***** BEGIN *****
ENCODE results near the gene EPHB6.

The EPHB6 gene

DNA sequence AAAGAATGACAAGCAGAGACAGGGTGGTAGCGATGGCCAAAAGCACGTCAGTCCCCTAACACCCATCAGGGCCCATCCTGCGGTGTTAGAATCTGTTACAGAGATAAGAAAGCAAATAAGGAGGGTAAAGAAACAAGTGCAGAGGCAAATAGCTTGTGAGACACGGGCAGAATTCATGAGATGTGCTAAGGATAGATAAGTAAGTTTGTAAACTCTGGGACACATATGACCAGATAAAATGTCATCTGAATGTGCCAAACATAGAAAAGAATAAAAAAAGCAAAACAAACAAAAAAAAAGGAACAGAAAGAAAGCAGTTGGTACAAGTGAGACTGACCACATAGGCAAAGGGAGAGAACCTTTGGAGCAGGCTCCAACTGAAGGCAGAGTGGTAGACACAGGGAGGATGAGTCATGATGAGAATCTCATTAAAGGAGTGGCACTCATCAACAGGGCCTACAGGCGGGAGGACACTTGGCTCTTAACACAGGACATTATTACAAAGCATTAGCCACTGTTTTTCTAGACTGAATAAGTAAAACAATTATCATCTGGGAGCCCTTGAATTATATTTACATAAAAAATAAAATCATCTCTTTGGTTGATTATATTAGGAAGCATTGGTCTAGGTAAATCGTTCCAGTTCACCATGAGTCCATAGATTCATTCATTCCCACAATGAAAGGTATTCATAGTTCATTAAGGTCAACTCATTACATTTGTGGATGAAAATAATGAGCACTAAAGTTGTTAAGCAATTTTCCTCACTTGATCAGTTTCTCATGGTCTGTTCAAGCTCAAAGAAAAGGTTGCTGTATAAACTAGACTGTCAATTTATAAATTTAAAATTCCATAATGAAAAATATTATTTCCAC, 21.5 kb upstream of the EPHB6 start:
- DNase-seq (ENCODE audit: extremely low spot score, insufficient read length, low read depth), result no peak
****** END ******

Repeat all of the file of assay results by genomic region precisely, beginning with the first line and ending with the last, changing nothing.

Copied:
ENCODE results near the gene EPHB6.

The EPHB6 gene

DNA sequence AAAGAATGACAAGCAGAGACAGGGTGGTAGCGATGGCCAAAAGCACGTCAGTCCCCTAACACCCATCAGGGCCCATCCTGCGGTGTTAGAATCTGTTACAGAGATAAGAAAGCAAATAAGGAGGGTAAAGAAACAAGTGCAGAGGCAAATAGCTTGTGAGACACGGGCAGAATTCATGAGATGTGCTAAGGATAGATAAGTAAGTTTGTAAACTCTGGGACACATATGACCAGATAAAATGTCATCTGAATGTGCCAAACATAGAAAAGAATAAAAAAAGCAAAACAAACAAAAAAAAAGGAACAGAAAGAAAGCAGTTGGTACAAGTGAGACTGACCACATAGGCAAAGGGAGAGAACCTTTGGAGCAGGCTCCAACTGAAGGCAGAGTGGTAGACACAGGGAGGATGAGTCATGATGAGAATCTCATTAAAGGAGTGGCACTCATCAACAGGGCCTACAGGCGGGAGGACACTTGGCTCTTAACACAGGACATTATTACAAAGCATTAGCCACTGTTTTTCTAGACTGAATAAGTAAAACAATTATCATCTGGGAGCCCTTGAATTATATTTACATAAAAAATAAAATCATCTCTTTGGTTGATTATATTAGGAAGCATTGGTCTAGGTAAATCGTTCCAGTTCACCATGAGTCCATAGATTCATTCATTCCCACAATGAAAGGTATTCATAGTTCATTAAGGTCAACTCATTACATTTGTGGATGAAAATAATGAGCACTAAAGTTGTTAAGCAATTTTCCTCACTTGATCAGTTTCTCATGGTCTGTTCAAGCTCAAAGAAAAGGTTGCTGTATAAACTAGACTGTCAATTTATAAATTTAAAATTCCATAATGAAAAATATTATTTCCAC, 21.5 kb upstream of the EPHB6 start:
- DNase-seq (ENCODE audit: extremely low spot score, insufficient read length, low read depth), result no peak